The daily Nebraskan. ([Lincoln, Neb.) 1901-current, April 29, 1993, Image 1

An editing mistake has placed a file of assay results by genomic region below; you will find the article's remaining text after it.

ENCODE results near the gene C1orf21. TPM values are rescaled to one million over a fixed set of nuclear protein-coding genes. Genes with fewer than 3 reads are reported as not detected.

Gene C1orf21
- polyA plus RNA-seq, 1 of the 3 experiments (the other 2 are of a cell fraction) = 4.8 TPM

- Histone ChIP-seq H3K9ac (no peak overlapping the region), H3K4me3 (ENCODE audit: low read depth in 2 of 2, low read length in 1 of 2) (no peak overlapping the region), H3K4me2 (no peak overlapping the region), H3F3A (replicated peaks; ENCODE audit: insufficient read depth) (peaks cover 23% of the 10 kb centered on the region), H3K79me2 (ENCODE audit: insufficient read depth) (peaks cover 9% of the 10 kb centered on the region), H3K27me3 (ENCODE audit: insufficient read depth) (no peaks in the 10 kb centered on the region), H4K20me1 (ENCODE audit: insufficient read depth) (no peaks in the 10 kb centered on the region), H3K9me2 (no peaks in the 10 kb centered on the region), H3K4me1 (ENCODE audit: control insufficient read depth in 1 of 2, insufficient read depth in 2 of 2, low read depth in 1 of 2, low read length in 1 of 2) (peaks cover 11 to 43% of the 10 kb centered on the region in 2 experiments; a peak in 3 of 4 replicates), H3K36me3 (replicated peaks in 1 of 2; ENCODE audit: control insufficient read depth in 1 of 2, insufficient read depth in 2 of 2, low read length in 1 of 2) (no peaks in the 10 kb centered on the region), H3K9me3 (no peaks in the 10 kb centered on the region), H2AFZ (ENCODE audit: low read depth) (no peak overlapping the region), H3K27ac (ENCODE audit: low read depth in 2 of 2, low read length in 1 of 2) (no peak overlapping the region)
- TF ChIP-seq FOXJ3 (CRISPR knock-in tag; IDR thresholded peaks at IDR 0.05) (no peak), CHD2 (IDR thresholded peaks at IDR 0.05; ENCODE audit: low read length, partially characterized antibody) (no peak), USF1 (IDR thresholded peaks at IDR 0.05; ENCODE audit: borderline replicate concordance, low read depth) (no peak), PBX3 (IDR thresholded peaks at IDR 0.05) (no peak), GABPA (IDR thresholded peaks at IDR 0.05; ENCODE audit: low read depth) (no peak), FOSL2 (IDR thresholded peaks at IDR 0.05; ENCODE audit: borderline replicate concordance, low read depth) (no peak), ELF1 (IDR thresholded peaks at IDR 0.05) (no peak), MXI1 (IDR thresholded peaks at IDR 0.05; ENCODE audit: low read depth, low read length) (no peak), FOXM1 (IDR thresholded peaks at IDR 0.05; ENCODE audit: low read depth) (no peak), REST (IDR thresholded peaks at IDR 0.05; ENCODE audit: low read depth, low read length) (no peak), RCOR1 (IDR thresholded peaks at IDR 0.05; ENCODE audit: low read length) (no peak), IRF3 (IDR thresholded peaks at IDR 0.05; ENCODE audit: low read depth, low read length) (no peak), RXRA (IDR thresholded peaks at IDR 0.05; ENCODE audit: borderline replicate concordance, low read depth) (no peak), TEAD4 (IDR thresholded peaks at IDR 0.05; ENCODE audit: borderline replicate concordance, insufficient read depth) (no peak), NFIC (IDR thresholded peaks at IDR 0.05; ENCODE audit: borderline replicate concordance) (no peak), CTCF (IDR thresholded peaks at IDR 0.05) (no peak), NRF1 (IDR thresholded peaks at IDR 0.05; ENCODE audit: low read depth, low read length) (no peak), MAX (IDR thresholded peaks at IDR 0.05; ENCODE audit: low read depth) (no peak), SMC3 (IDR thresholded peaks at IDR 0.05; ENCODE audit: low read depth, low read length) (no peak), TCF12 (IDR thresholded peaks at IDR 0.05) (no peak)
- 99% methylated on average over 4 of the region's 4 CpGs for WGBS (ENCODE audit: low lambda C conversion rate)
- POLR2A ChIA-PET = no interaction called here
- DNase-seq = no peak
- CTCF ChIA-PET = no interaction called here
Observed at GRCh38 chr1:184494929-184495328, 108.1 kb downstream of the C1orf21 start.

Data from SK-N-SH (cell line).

Chancellor announces specific program cuts By Jeff Zeleny Senior Reporter Four programs and 36 full-time positions will be eliminated at the University of Nebraska-Lincoln next year as part of a budget cut. The Academic Success Center, Writing Lab, Czech language program and fund ing for off-campus exten sion grants all will bcclimi nated before next semester. The eliminations will save the university $130,000. The budget cuts, totaling S2.9 million, have loomed over the university since they were announced in a special legislative session last September. Chancellor Graham Spanicr speci fied the cuts at a news conference Wednesday. He said the $2.9 million cut should not be confused with the cuts currently pending in the Legislature. See List of Cuts on page 2 “The timing should not confuse anyone that we are dealing with currcntculs,” he said. “This is the final step in responding to cuts in the 1991-93 biennium.” Although no colleges were eliminated in the latest round of cuts, Spanier said the quality of instruction eventually would suffer. “Anytime you reduce the university’s bud get by a couple million dollars, we can’t claim we’re emerging as a better institution,” he said. The two-page list, compiled by U NL adm in - istration, names 71 areas to cut. All areas for reduction were specific, Spanier said, which eliminated the need for across-the-board cuts. The cuts, which represent 1.5 percent of the total budget, will also eliminate 21 administra tive and support staff positions, which account for S594.000. Custodial, secretarial and other staff positions make up for the majority of the job eliminations. Fifteen full-time faculty positions will be eliminated to save $781,000, Spanier said, but no tenured faculty will lose their positions# The biggest section of cuts came from changes in summer sessions. The cuts total $1.012 million, most of which comes from the reduction of professor compensation for sum mer sessions. Classes also will increase in size due to the cuts, Spanicr said. “It’s fair to say the single largest impact is concentrated in summer sessions,” he said. Reductions in operating, travel and mainte nance fees account for $382,000. Operating and travel expenses for the Bchlcn Observatory will be eliminated under this section of cuts. Kimball Hall, the Division of Continuing Stud ies, the Bob Devaney Sports Center and mail service all will suffer cuts under the proposal. The cuts were made after consultation with the Academic Planning Committee and the Academic Senate Executive Committee. The Legislature is expected to discuss a proposed $3.5 million budget cut next week. If approved, it would increase the total budget cuts to $9.5 million since Spanier came to UNL 18 months ago. Robin Trimarchi/DN Workers on strike from American Signature printing company cheer as strike supporters drive by Wednesday. Unions blame working conditions for strike Groups combine to protest hours, benefit packages By Jeff Zeleny Senior Reporter Employees of the American Signature plant in northwest Lincoln walked out on their shifts late Tuesday night, begin ning a strike they said would con tinue for days. About700 workers arc involved in the strike against the printing and binding company. Bad work ing conditions and poor benefit packages prompted the strike, Steve Rich, a union representative, said. “We're not asking fora raise.all we want is working conditions we had before," he said. Problems began at the plant last year after it was acquired by Heller Financial Group of Chicago, Rich said. The financial group is a sub sidiary of the Japan-based Fuji cor poration. Employee Randy Kuhn of Lin coln said negotiations had been going on for more than a year, but broke down Tuesday. “We were really forced in to this," he said. “Health care premi ums are skyrocketing and coverage has gone down." American Signature officials at die scene would not speak to the Daily Nebraskan Wednesday. The strikers represent a coali tion of three unions: GraphiesCom municalion International Union of Press Workers No. 221, Bindery Workers No. 520 and International Machinists Union Local No. 31. Production work was believed to be continuing at the plant Wednesday, union members said, with office personnel running ma chines. “That’s very unsafe, pulling them on high speed machines,’’ Kuhn said. You can look at half of the (regular employees) in the dc partmcnt without fingers.” Employcesof the plant said they thought the company was hiring new employees to replace them. “Nebraska is a right to work state,” he said. “They can hire whoever they want if we’re on strike.” Negotiation meetings between union workers and company offi cials were held Wednesday, but no progress was made, Kuhn said. Kyle Slickclman, a freshman general studies major at the Uni versity of Ncbraska-Lincoln, has worked at the plant for five years. The problems began when the work See STRIKE on 3 University honors dead civil rights leader By Steve Smith Senior Reporter About 60 students, faculty and administrators gathered in front of the Nebraska Union Wednesday to pay tribute to Cesar Chavez, a civil rights champion who died Friday. Chavez, 66, was often referred to as an “American Gandhi” and was most famous for launching a drive to raise wages and improve economic conditions among Mexican-Ameri can farm workers in the late 1960s. In 1964, he unionized workers in the grape fields and formed the United Farm Workers Union. He organized several grape-picker strikes, (lie most well-known ‘liuelKa” occurring in 1965 in Delano, Calif. He later turned to calling for nationwide boycotts of lettuce and grapes. Nine speakers were featured dur ing the hour-long tribute that was sponsored, by UNL’s Office of Multi-Cultural Affairs and campus Affirmative Action. Misucl Carranza, the acting asso ciate dean of the College of Arts and Sciences, said Chavez battled through difficulties so others like him would not have to. “Chavez went through his struggles so that we wouldn’t be iust migrant workers, so that we could go to uni versities and to other professions,” Carranza said. “Unfortunately, that’s not true with all of us — we need to lake ihe next step. “We need to take Cesar’s legacy and use the university as a setting to stimulate social consciousness," he said. Carranza challenged the univer sity administration to boycott grapes in campus cafeterias, which drew ap plause from the crowd. James Gricscn, v ice chancel lor for student affairs, said all Americans See CHAVEZ on 2 Bjorklund requests to defend self By Chuck Green Senior Reporter nc of the men charged with last fall’s murder of a UNL , student has requested to de fend himself in his upcoming trial, and at least one county official is wondering why. Lancaster County Attorney Gary Lacey said Wednesday he didn’t un derstand the motivation behind Candice Harms murder suspect Roger Bjorklund’s request for self-counsel. “You’d have to ask him,” Lacey said. “I really don’t know why he did iL” At a hearing Monday, Bjorklund asked Lancaster County DistrictCourt Judge Donald Endacotl to grant him the option of defending himself in his first-degree murder trial, which is scheduled to begin OcL 18. Bjorklund and Scott Barney, both of Lincoln, arc charged with the first degree murder of Harms, an 18-year old University of Ncbraska-Lincoln student who disappeared Sept. 22. Last Dec. 6, a few days after the two men had been arrested in connec tion with a siring of robberies and burglaries in the Lincoln area, Barney led investigators to a site southeast of Lincoln, where Harms’ body was found in a shallow grave in a corn field. Barney apparently had agreed to cooperate with authorities investigat ing the Harms case in exchange for immunity from the death penally. Lacey said he was seek ing the death penalty for Bjorklund, but not for Barney, who will testify against Bjorklund. Bjorklund said Monday that he had filed a complaint against the Pub lic Defender’s Office with the Ne braska Bar Association’s council of discipline. He said his attorneys — particu larly Chief Deputy Public Defender Scott Hclvie — had shown a “lack of aggressiveness’’ in defending him in the case, and that he thought nc could better defend himself. Also, he sqid, he thought there was a conflict of interest between the Pub lic Defcndcr’sofficc and the Lancaster County Attorney’s office. He told Endacotl he thought the county attorney’s office was “superior," and would have more influence in decid ing his ease. Hel vie refused to comment on the matter. Lacey said he did not know if Bjorklund would be able to success fully defend himself, if Endacotl granted the request. “We’ll find out soon enough," he said.